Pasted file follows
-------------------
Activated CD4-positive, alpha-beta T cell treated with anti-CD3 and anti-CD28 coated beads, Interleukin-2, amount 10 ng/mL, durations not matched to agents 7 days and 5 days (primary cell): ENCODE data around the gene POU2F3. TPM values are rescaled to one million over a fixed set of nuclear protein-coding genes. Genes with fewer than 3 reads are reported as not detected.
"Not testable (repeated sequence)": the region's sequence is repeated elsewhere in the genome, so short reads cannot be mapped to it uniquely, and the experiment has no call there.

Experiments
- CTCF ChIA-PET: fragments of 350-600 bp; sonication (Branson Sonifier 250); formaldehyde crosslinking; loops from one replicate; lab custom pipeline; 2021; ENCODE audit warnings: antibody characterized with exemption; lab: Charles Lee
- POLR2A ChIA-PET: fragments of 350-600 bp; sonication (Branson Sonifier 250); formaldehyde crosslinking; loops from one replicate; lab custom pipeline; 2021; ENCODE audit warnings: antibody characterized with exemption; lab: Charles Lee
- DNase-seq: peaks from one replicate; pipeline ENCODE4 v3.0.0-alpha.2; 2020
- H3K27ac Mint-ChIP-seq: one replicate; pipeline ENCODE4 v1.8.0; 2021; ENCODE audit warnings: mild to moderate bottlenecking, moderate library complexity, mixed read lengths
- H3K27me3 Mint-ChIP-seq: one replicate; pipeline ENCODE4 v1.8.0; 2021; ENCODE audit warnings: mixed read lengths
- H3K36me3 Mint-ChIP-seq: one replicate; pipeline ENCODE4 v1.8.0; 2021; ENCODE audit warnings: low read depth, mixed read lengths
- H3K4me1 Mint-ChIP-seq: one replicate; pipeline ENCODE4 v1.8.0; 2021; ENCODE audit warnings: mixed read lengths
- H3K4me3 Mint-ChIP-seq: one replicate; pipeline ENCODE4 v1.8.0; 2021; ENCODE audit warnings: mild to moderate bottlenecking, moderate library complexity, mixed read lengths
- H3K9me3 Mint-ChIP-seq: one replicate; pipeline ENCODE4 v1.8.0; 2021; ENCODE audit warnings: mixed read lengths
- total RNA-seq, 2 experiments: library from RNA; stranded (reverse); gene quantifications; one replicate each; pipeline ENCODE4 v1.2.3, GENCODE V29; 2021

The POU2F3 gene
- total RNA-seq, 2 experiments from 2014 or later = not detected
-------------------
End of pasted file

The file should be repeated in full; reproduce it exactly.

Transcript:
Activated CD4-positive, alpha-beta T cell treated with anti-CD3 and anti-CD28 coated beads, Interleukin-2, amount 10 ng/mL, durations not matched to agents 7 days and 5 days (primary cell): ENCODE data around the gene POU2F3. TPM values are rescaled to one million over a fixed set of nuclear protein-coding genes. Genes with fewer than 3 reads are reported as not detected.
"Not testable (repeated sequence)": the region's sequence is repeated elsewhere in the genome, so short reads cannot be mapped to it uniquely, and the experiment has no call there.

Experiments
- CTCF ChIA-PET: fragments of 350-600 bp; sonication (Branson Sonifier 250); formaldehyde crosslinking; loops from one replicate; lab custom pipeline; 2021; ENCODE audit warnings: antibody characterized with exemption; lab: Charles Lee
- POLR2A ChIA-PET: fragments of 350-600 bp; sonication (Branson Sonifier 250); formaldehyde crosslinking; loops from one replicate; lab custom pipeline; 2021; ENCODE audit warnings: antibody characterized with exemption; lab: Charles Lee
- DNase-seq: peaks from one replicate; pipeline ENCODE4 v3.0.0-alpha.2; 2020
- H3K27ac Mint-ChIP-seq: one replicate; pipeline ENCODE4 v1.8.0; 2021; ENCODE audit warnings: mild to moderate bottlenecking, moderate library complexity, mixed read lengths
- H3K27me3 Mint-ChIP-seq: one replicate; pipeline ENCODE4 v1.8.0; 2021; ENCODE audit warnings: mixed read lengths
- H3K36me3 Mint-ChIP-seq: one replicate; pipeline ENCODE4 v1.8.0; 2021; ENCODE audit warnings: low read depth, mixed read lengths
- H3K4me1 Mint-ChIP-seq: one replicate; pipeline ENCODE4 v1.8.0; 2021; ENCODE audit warnings: mixed read lengths
- H3K4me3 Mint-ChIP-seq: one replicate; pipeline ENCODE4 v1.8.0; 2021; ENCODE audit warnings: mild to moderate bottlenecking, moderate library complexity, mixed read lengths
- H3K9me3 Mint-ChIP-seq: one replicate; pipeline ENCODE4 v1.8.0; 2021; ENCODE audit warnings: mixed read lengths
- total RNA-seq, 2 experiments: library from RNA; stranded (reverse); gene quantifications; one replicate each; pipeline ENCODE4 v1.2.3, GENCODE V29; 2021

The POU2F3 gene
- total RNA-seq, 2 experiments from 2014 or later = not detected